This way of thinking would seem to point to a greater reliance on markets, as it did for Hayek. Mr. Schuck leans in this direction, but only to an extent. “When one compares government and market provision of essentially the same services,” he writes, “the inescapable conclusion is that the market almost always performs more cost-effectively.” But markets are no more a panacea than government, he argues. They are themselves beset by structural challenges (as when companies face incentives to deny consumers essential information or lack the incentive to provide public goods). Indeed, private companies are often an important cause of government’s failures by, for instance, drawing away the best managers, using political contributions to influence policy or devoting their efforts to simply staying several steps ahead of regulators.
Alongside a lengthy list of federal failures, Mr. Schuck points to some notable successes—from the Homestead Act (1862) and the GI Bill (1944) to the interstate highway system (1956), the earned income tax credit (1975) and welfare reform (1996). What unites them is that they did not try to manage success so much as establish the circumstances for it. The highway system, for instance, made possible the movement of people and goods and powered economic growth, yet it required relatively little centralized management or bureaucracy. But most important, Mr. Schuck argues, is that successful initiatives generally pushed against open doors. America in the mid-1950s was ready for an explosion of the car culture, which had been held back largely by the lack of interstate roadways. Federal policy responded to a widely perceived problem and “did not,” as Mr. Schuck warns against, “need to create new values or transform deeply rooted behaviors.”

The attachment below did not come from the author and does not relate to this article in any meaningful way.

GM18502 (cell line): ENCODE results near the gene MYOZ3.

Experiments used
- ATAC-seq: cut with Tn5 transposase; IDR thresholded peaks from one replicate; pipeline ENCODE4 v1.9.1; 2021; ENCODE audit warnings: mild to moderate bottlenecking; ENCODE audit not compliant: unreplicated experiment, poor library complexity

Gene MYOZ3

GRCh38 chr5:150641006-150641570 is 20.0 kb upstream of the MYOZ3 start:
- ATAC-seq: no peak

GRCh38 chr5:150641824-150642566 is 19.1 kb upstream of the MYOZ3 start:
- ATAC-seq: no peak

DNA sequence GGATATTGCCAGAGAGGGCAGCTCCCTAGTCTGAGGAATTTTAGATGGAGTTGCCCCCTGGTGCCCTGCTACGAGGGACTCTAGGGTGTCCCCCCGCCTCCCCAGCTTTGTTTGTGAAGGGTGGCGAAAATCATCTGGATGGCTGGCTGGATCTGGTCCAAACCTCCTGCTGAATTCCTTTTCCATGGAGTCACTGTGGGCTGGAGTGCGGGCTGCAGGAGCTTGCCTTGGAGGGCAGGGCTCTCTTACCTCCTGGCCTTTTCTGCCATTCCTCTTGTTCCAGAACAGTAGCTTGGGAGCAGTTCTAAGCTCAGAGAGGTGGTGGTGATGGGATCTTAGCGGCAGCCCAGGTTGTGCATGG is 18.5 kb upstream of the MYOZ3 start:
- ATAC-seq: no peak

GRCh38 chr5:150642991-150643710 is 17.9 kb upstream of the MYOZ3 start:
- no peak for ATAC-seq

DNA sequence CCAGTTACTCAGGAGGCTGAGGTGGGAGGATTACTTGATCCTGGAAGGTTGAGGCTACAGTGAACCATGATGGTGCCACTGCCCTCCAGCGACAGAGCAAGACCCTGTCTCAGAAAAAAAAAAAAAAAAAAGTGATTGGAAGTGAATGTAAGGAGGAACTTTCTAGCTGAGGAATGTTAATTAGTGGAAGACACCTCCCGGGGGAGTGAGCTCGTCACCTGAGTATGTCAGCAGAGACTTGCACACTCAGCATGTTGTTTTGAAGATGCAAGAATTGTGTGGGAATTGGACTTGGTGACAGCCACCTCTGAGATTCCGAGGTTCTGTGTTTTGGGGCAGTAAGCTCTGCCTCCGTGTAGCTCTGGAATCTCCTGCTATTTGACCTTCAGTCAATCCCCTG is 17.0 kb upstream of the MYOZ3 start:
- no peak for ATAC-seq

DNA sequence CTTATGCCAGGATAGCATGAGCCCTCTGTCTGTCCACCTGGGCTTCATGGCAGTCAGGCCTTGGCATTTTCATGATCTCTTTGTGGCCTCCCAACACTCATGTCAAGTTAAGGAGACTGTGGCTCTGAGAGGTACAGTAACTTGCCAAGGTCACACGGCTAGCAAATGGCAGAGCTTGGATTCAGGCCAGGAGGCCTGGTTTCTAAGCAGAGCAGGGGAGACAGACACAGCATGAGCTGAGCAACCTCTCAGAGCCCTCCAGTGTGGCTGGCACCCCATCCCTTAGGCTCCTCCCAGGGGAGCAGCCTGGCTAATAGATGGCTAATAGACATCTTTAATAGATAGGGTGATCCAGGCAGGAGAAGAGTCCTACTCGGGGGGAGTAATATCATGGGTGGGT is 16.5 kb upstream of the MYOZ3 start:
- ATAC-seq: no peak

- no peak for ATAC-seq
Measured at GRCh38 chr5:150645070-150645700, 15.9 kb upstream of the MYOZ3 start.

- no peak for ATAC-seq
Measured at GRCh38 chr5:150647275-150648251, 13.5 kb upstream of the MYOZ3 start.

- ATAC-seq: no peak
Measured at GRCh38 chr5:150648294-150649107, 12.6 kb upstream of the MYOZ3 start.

It would be easy for conservatives to take pleasure in Mr. Schuck’s withering criticisms of government. But his book offers plenty of challenges for them, too. He warns, for instance, of the frequent failures of efforts to replace transfer programs by subsidizing people’s participation in markets—an approach common to many Republican reform ideas, from health care to welfare. But without a doubt, Mr. Schuck’s survey will make painful reading for American progressives. Their worldview depends on a degree of government competence that is simply unattainable. “The relationship between government’s growing ambition and its endemic failure,” he concludes, “is rooted in an inescapable structural condition: officials’ meager tools and limited understanding of the opaque, complex social world that they aim to manipulate.”
Most initiatives—whether of the left, right or center—are likely to fail, and politicians should contend with this fact by crafting policies as simple and incremental as possible. As Alexander Hamilton put it in Federalist 70, “a government ill executed, whatever it may be in theory, must be, in practice, a bad government.” By showing us why America’s government has so often been in practice a bad government, and how it might become a little better, Peter H. Schuck has written an essential manual for 21st-century policy makers.